IJMR special issue

The USA has a new president-elect this week, but was this the result that the USA pollsters expected?  The polls were showing a close race for the White House, but the majority predicted a slight Clinton lead, which turned out to be false.

So, have we reached a crossroads in the extent to which survey based research methods are able to predict accurately the mood of the public and provide a clear picture of the likely outcome of key political events?

 Methodological issues were identified in the inquiry conducted by the British Polling Council /MRS inquiry into the polls after the 2015 election, which I've also covered extensively in IJMR Editorials. Despite statistical considerations such as the margin of error that mean that any polling estimate is subject to a degree of uncertainty, polls are still expected to predict the right winner even when the outcome appears to be close. At the same time, policy makers look to polls and surveys to provide an indication of attitudes towards current or future public policy.

Can public opinion only be measured by the traditional pre-coded questions, as used in surveys measuring voting intentions, or should other questions be devised to probe opinions?  Can techniques like crowd sourcing, qualitative research and sentiment analysis, which can be less easy for journalists to report, help to throw light on how opinion is developing? Crowd sourcing methods have, for example,  been tried by some researchers, leading to mixed results (see Martin Boon's double award winning paper, 'Predicting elections; a 'wisdom of crowds' approach', IJMR Vol. 54 Issue 4).

Some researchers have already turned to social media to observe opinion and identify the issues of importance to the public, tracking how attitudes change over the campaign period, and identifying key sources of influence. Social media – qualitative data on a quantitative scale - can track the volatility that appears to be becoming the norm in political campaigns today, sifting through vast quantities of data to provide a constantly changing picture of public opinion.

Do research techniques that involve the synthesis of different research methodologies, and/or the development of complex models, integrating big data and market research as, for example, developed in India in their last national election, give us more reliable guidance about public opinion and the likely result of an election than the traditional voting intention poll? How can we successfully fuse data from such very different sources to produce a more holistic, and accurate picture of opinion?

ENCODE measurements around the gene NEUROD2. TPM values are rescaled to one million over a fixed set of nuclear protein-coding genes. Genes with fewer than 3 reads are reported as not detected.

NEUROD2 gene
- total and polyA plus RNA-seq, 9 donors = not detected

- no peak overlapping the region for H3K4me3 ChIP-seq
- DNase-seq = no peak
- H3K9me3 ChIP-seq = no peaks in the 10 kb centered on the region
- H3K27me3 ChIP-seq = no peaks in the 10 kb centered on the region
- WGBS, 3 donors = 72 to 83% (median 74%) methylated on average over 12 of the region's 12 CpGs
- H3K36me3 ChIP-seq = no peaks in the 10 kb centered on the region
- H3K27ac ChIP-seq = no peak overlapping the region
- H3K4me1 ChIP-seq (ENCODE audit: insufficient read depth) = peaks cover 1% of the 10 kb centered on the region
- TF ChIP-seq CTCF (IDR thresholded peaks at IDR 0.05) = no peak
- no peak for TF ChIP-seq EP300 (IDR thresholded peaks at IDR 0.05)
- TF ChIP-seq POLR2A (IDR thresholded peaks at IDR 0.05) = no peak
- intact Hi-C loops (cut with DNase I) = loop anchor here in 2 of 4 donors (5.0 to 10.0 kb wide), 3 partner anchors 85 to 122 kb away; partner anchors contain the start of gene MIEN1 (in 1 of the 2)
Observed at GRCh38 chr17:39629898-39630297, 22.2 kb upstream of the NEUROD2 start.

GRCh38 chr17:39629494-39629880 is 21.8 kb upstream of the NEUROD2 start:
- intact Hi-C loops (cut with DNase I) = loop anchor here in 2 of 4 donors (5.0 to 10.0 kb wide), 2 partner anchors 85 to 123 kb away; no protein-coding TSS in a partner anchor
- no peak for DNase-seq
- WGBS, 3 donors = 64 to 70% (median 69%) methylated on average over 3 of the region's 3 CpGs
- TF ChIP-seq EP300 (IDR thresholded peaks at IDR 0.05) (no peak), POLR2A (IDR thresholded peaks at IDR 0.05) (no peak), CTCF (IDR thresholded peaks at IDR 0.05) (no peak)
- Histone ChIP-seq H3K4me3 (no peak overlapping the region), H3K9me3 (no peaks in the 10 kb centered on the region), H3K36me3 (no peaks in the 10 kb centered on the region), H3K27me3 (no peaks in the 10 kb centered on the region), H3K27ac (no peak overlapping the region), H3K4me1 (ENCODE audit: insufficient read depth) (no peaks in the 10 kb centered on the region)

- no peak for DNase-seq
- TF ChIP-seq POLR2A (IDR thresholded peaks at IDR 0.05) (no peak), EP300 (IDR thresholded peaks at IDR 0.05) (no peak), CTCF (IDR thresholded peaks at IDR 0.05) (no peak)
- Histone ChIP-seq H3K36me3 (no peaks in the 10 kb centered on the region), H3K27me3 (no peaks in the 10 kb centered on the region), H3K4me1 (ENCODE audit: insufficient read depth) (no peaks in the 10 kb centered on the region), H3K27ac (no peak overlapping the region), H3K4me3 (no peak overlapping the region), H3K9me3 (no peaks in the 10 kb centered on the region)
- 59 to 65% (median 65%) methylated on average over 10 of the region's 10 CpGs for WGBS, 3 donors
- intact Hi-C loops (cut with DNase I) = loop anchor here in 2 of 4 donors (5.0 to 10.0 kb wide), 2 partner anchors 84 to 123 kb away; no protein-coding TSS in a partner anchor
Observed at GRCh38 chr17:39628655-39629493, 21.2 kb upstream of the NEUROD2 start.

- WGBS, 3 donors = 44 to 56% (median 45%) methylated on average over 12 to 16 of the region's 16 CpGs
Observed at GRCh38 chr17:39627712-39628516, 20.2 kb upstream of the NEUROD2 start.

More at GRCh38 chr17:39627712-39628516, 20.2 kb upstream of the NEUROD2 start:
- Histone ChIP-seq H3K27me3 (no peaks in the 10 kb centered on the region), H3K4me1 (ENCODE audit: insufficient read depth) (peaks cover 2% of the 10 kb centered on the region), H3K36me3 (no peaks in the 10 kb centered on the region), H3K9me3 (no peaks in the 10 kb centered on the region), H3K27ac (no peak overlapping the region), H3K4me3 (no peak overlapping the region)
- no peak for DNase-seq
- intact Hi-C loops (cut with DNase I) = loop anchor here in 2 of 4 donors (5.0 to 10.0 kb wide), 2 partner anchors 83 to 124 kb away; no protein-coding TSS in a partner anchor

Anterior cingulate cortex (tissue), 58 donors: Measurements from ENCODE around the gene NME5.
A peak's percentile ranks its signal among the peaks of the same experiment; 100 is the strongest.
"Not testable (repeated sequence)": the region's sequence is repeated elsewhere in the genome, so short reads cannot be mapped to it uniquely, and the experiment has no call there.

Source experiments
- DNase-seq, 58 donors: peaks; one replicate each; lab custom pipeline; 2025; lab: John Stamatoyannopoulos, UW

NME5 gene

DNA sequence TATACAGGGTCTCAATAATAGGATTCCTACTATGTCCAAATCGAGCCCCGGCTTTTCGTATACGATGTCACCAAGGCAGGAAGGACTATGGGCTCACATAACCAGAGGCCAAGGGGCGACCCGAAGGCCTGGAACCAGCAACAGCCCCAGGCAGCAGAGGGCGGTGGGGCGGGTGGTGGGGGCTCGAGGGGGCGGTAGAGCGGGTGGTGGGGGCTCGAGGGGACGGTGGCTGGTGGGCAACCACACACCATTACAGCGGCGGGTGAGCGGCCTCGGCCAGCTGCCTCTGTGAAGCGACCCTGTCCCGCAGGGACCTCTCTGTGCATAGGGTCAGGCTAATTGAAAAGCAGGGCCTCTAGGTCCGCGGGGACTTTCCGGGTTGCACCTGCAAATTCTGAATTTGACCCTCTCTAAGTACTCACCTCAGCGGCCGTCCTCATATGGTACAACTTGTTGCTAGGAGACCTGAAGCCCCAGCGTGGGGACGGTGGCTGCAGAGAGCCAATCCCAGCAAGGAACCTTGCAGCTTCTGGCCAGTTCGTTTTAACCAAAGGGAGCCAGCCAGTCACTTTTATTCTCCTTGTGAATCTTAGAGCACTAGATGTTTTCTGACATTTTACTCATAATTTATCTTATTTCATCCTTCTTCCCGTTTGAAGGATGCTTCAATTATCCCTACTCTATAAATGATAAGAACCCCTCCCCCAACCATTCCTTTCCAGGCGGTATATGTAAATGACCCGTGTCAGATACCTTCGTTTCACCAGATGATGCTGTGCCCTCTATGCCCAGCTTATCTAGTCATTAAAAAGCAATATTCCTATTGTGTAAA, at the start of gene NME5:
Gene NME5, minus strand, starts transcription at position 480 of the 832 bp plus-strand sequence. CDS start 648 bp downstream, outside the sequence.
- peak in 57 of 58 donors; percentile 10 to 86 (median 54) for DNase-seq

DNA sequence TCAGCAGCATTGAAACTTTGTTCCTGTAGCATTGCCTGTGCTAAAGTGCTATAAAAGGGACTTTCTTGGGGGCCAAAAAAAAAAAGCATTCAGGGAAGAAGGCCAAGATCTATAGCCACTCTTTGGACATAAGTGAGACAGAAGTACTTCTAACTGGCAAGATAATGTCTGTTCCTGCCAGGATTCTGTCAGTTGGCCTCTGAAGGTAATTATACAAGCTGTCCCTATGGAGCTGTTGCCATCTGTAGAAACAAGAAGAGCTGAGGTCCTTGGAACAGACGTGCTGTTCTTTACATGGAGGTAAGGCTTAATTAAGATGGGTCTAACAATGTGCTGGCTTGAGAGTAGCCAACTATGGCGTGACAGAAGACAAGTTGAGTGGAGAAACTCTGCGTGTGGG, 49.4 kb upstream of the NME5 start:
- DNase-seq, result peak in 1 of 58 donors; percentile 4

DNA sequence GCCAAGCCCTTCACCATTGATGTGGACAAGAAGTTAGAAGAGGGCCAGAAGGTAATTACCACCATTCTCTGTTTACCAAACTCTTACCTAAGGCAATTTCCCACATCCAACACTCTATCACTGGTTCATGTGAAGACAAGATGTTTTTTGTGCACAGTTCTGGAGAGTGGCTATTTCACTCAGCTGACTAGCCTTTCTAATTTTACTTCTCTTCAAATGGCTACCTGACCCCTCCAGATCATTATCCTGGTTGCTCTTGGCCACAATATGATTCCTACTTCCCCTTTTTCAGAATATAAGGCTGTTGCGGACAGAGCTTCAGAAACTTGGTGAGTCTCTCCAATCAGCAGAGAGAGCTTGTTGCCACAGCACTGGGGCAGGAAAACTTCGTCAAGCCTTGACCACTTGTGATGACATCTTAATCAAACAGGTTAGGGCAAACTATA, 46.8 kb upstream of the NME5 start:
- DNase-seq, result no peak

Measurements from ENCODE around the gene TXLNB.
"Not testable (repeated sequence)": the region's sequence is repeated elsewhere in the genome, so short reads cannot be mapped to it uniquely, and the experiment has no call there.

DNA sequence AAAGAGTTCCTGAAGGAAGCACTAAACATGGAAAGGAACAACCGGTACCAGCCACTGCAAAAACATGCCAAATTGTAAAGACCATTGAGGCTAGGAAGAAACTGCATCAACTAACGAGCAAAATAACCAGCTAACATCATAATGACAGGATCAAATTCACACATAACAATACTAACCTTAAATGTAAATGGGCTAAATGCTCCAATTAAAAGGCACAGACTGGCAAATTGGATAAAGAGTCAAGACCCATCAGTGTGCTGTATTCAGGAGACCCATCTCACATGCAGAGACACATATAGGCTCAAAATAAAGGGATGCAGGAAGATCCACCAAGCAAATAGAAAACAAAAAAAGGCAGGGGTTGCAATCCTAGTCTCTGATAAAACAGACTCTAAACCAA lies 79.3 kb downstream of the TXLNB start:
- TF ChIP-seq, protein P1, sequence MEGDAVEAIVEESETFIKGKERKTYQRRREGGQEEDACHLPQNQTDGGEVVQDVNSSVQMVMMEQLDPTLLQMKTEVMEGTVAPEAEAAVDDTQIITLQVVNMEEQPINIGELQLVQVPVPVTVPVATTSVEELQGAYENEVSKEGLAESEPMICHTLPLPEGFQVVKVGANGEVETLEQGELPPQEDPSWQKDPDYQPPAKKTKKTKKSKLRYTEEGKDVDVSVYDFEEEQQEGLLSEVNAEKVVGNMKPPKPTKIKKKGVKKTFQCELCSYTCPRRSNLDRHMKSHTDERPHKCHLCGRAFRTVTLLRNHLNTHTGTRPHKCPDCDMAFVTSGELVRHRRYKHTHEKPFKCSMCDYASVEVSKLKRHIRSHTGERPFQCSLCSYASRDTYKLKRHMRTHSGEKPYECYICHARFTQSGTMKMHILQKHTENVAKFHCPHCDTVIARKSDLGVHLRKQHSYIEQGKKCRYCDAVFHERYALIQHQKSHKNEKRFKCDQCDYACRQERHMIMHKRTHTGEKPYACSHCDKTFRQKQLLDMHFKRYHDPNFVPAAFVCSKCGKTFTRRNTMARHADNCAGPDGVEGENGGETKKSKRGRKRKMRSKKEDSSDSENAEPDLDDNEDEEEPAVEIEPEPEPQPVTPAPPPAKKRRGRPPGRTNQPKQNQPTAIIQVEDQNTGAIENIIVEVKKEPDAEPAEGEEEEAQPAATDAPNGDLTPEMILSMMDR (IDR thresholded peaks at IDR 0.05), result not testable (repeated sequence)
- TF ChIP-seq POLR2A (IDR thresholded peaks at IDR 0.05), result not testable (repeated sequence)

Finally, are we researchers also failing to recognise our responsibility to society by continuing to use methods that deliver inaccurate predictions, thereby creating a potentially serious misleading form of social feedback?

In summary, how can we measure and report on public opinion in a way that is not misleading for policy makers and informs public opinion?

We therefore feel that the time is right for a special issue on public opinion research methods. Other than a series of papers on measuring public opinion around the time of the 2010 UK general election, the last time we did this was back in early 2004. We hope that we can attract papers that between them provide a truly international perspective on the theme, including experiences from developing economies.

We are also very pleased to announce that Professor John Curtice (University of Strathclyde) and Nick Moon (GfK) will be joint guest editors.

This special issue, 'Challenges in accurately measuring public opinion', is provisionally scheduled for January 2018, and therefore we have set the closing date for submissions as July 31st, 2017. So, if you feel that you have something to say in this field, please visit the IJMR website for how to submit a formal paper, a Forum article or a Viewpoint on this special issue theme: https://www.mrs.org.uk/ijmr.